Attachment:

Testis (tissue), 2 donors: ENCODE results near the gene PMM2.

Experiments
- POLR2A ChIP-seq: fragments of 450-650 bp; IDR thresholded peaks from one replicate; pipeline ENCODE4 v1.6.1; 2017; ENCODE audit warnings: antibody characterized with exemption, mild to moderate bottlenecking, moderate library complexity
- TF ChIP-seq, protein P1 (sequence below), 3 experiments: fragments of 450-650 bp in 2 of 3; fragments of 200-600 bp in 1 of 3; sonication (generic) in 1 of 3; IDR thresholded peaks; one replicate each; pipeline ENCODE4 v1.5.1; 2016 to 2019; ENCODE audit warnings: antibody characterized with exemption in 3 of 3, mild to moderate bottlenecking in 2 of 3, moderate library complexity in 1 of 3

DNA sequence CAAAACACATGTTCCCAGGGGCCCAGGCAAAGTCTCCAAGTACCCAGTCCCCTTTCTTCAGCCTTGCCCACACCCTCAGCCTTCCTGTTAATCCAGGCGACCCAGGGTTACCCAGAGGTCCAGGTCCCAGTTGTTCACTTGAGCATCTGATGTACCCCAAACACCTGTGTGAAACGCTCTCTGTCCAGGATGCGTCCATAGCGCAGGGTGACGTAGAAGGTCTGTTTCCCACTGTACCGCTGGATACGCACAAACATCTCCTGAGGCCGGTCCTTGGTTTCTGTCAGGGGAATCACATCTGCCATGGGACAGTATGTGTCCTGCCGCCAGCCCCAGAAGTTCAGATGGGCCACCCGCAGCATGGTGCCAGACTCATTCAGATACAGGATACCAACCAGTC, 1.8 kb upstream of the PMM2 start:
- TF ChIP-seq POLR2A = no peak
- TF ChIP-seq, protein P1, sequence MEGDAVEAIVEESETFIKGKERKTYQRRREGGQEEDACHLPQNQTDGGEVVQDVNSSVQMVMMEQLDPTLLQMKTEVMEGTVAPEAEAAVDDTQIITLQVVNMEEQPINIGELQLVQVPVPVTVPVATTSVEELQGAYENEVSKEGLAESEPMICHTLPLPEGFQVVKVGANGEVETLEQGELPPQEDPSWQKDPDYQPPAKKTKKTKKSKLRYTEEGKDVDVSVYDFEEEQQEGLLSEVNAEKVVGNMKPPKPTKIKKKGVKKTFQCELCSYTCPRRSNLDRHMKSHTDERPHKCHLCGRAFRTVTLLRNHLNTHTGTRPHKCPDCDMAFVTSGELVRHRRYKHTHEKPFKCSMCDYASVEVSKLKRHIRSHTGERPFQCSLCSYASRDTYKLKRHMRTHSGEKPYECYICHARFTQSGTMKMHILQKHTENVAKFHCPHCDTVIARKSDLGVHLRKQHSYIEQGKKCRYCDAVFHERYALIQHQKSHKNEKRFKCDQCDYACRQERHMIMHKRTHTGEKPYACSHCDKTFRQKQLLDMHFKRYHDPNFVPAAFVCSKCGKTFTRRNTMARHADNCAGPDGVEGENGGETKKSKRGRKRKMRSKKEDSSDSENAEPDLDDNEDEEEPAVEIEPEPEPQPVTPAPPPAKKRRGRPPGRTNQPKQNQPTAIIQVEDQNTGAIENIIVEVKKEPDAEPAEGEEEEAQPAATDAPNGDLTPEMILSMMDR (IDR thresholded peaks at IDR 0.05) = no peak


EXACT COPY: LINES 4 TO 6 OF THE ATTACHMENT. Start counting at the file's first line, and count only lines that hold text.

- TF ChIP-seq, protein P1 (sequence below), 3 experiments: fragments of 450-650 bp in 2 of 3; fragments of 200-600 bp in 1 of 3; sonication (generic) in 1 of 3; IDR thresholded peaks; one replicate each; pipeline ENCODE4 v1.5.1; 2016 to 2019; ENCODE audit warnings: antibody characterized with exemption in 3 of 3, mild to moderate bottlenecking in 2 of 3, moderate library complexity in 1 of 3

DNA sequence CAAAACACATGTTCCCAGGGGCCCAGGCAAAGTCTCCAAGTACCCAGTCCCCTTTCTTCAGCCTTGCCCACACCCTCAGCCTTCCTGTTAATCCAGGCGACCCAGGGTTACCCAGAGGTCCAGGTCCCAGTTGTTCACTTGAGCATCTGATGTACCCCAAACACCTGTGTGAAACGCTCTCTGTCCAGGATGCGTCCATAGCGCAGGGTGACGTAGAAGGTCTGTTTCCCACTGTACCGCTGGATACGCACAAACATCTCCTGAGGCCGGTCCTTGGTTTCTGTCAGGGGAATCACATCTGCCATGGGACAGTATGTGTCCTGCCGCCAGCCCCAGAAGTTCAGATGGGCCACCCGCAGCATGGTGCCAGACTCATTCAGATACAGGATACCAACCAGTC, 1.8 kb upstream of the PMM2 start:
- TF ChIP-seq POLR2A = no peak